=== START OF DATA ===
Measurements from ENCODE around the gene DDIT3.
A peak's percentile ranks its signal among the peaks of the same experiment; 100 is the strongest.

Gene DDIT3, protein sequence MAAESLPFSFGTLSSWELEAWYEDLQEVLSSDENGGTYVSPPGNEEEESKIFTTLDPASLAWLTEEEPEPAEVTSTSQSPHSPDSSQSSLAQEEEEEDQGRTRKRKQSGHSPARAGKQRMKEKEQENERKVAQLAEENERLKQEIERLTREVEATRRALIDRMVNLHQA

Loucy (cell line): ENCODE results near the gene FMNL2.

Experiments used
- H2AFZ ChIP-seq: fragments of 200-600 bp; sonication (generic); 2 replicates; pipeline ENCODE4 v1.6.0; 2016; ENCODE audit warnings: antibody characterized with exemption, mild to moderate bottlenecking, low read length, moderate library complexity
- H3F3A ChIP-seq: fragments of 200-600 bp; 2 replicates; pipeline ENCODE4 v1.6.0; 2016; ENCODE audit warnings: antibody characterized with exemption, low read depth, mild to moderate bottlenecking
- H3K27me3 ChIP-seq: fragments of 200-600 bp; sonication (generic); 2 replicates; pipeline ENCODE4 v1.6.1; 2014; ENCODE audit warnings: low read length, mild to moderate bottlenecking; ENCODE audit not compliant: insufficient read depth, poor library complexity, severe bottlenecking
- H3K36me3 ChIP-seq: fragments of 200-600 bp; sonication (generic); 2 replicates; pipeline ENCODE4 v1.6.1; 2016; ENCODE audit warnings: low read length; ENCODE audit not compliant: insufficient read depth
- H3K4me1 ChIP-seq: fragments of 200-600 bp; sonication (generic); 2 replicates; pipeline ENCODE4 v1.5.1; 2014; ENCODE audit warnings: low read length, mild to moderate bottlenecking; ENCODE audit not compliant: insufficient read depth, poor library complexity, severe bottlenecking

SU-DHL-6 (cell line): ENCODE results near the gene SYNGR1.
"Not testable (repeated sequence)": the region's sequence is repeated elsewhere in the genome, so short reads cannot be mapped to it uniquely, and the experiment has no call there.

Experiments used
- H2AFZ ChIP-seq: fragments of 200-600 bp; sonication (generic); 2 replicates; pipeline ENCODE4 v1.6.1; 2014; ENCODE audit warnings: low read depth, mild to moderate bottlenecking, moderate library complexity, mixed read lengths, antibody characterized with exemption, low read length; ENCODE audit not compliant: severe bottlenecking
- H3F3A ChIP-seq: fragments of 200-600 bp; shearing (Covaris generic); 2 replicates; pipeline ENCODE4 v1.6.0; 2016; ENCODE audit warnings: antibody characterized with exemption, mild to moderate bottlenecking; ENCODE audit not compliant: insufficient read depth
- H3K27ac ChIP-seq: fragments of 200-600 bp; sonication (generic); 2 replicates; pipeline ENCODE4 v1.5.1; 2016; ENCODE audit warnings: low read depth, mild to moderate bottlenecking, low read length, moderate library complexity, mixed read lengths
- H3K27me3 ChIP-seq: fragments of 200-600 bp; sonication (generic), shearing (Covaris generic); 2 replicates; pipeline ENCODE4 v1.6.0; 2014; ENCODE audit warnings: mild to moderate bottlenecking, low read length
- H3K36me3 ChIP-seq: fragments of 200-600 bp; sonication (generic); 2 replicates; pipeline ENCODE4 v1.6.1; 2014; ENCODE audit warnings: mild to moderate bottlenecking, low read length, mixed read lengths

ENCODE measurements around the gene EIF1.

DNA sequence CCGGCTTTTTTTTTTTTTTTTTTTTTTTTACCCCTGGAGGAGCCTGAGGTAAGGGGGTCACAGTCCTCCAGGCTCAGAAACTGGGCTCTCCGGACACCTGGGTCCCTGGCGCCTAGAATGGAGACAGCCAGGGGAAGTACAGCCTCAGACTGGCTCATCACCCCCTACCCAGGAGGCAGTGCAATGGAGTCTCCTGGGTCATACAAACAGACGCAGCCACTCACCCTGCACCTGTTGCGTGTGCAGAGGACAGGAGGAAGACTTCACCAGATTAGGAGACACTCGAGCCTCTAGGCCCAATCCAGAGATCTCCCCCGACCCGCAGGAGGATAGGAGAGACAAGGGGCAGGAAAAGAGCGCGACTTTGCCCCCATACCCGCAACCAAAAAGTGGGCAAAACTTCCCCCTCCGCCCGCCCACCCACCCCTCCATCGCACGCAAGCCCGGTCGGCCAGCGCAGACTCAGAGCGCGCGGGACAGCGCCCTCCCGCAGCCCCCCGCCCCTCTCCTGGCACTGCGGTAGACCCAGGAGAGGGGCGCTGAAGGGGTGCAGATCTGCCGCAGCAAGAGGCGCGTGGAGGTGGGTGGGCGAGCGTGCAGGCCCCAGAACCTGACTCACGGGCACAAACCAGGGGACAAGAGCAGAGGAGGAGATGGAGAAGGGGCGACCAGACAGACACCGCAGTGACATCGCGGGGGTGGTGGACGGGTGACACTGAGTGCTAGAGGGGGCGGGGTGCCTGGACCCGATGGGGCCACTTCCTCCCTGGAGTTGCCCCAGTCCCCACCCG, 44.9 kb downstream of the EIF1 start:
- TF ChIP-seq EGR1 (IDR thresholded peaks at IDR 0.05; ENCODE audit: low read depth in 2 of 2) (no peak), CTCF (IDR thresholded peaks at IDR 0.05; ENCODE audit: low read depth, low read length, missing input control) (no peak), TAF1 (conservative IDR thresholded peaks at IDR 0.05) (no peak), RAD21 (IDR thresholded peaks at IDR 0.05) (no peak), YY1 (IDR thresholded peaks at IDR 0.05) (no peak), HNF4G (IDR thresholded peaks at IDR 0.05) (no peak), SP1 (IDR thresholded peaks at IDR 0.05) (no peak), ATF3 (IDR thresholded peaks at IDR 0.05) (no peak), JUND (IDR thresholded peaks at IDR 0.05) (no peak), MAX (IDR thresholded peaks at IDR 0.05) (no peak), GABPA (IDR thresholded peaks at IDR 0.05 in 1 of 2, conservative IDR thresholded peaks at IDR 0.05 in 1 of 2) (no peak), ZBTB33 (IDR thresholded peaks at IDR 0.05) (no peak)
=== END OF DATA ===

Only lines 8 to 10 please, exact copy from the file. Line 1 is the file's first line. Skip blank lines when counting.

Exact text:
- H3K27me3 ChIP-seq: fragments of 200-600 bp; sonication (generic); 2 replicates; pipeline ENCODE4 v1.6.1; 2014; ENCODE audit warnings: low read length, mild to moderate bottlenecking; ENCODE audit not compliant: insufficient read depth, poor library complexity, severe bottlenecking
- H3K36me3 ChIP-seq: fragments of 200-600 bp; sonication (generic); 2 replicates; pipeline ENCODE4 v1.6.1; 2016; ENCODE audit warnings: low read length; ENCODE audit not compliant: insufficient read depth
- H3K4me1 ChIP-seq: fragments of 200-600 bp; sonication (generic); 2 replicates; pipeline ENCODE4 v1.5.1; 2014; ENCODE audit warnings: low read length, mild to moderate bottlenecking; ENCODE audit not compliant: insufficient read depth, poor library complexity, severe bottlenecking